* Just in case you haven’t seen enough responses to the Case Western Law dean’s New York Times op-ed, here are some more. (Plus, with this, you’re getting the additional bonus of an incredibly sad letter from a young lawyer.) [Associate's Mind]
* Oh mon dieu! Dominique Strauss-Kahn’s legal team is now denying that that there was ever a settlement in the hotel maid’s sexual assault suit civil suit, and especially not a $6M settlement — because that’s apparently “flatly false.” [Slate]
* You’ve probably led a sad and lonely existence if you’re laying on your death bed and worrying about who will inherit your iTunes library. Don’t worry, they’re headed to a “legal black hole,” anyway. [Legal Blog Watch]
* The Supreme Court might be taking the phrase “don’t judge gay people” a little too literally. [WSJ Law Blog]
* And in other news, some teenagers are so obsessed with their tech gadgets, like cellphones, that they’d allegedly be willing to kill their family and pry the damn thing from their cold dead hands. [Legal Juice]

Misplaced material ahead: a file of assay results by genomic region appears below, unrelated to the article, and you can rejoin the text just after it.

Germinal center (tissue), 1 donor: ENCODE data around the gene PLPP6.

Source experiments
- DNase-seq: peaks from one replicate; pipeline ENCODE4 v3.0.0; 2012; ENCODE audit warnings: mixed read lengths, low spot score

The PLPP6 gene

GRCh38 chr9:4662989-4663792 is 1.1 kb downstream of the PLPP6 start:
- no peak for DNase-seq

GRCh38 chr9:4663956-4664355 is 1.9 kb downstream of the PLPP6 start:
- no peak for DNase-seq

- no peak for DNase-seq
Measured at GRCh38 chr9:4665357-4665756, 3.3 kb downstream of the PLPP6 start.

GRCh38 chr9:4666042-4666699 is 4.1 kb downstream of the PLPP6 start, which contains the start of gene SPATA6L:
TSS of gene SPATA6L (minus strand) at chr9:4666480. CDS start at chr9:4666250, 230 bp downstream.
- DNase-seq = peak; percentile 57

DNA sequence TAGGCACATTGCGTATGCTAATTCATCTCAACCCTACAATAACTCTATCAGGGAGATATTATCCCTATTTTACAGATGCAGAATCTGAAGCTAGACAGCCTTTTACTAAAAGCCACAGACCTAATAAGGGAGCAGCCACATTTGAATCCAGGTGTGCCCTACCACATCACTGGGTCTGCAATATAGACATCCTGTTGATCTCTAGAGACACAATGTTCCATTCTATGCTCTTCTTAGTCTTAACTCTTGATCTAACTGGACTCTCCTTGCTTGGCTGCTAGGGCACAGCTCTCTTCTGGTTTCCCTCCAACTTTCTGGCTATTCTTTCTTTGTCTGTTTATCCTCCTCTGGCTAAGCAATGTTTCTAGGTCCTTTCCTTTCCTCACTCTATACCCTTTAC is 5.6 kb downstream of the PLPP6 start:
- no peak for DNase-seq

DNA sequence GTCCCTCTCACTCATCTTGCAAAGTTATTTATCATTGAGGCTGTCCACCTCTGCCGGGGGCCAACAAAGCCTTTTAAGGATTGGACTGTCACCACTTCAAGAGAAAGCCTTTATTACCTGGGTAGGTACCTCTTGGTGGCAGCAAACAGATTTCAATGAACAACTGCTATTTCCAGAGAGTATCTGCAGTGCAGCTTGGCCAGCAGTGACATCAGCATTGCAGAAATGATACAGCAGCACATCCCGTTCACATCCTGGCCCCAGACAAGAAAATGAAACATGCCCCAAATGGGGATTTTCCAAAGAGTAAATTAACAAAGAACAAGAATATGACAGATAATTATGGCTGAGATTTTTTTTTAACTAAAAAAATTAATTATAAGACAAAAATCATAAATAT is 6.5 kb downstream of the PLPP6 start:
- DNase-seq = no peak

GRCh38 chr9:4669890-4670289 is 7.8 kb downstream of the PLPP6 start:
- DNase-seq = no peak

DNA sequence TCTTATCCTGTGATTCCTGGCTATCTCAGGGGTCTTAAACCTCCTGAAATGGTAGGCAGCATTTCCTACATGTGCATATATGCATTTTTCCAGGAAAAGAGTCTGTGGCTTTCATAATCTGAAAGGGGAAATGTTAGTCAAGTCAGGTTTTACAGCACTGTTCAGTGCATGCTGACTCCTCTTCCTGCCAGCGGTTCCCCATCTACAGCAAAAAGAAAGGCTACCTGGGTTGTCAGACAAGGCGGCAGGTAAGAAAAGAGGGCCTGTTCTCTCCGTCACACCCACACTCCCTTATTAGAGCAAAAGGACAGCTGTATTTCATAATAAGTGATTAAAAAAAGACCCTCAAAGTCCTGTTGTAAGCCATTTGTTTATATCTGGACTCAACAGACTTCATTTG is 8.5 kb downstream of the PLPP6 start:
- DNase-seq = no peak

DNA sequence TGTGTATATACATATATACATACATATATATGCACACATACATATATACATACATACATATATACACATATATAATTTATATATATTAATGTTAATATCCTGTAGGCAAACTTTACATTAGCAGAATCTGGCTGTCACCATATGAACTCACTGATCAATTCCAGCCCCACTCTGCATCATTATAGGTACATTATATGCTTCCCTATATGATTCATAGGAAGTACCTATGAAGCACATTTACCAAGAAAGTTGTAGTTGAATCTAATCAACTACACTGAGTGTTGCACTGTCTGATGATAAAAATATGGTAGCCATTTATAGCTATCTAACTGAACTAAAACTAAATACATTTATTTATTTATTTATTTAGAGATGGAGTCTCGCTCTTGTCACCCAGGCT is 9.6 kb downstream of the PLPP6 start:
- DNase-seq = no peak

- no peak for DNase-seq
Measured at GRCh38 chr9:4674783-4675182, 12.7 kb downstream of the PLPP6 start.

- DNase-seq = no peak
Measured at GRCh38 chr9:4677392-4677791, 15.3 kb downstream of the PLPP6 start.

* Please remember to vote for your favorite law blog (coughcough Above the Law coughcough) in the Blawg 100 in the News/Analysis category, and all the rest of the sites you read in other categories, too! [ABA Journal]
* After the jump, Bloomberg Law’s Lee Pacchia speaks with law firm consultant Tim Corcoran of the Corcoran Consulting Group about the future of rainmaking and business development in Biglaw….
Ahh, “sh*t law.” In case you aren’t familiar with the term, it’s what some lawyers rudely and condescendingly call legal practice outside of Biglaw. From traffic tickets to personal injury, you name it, and it’s apparently a derivative of “sh*t law.”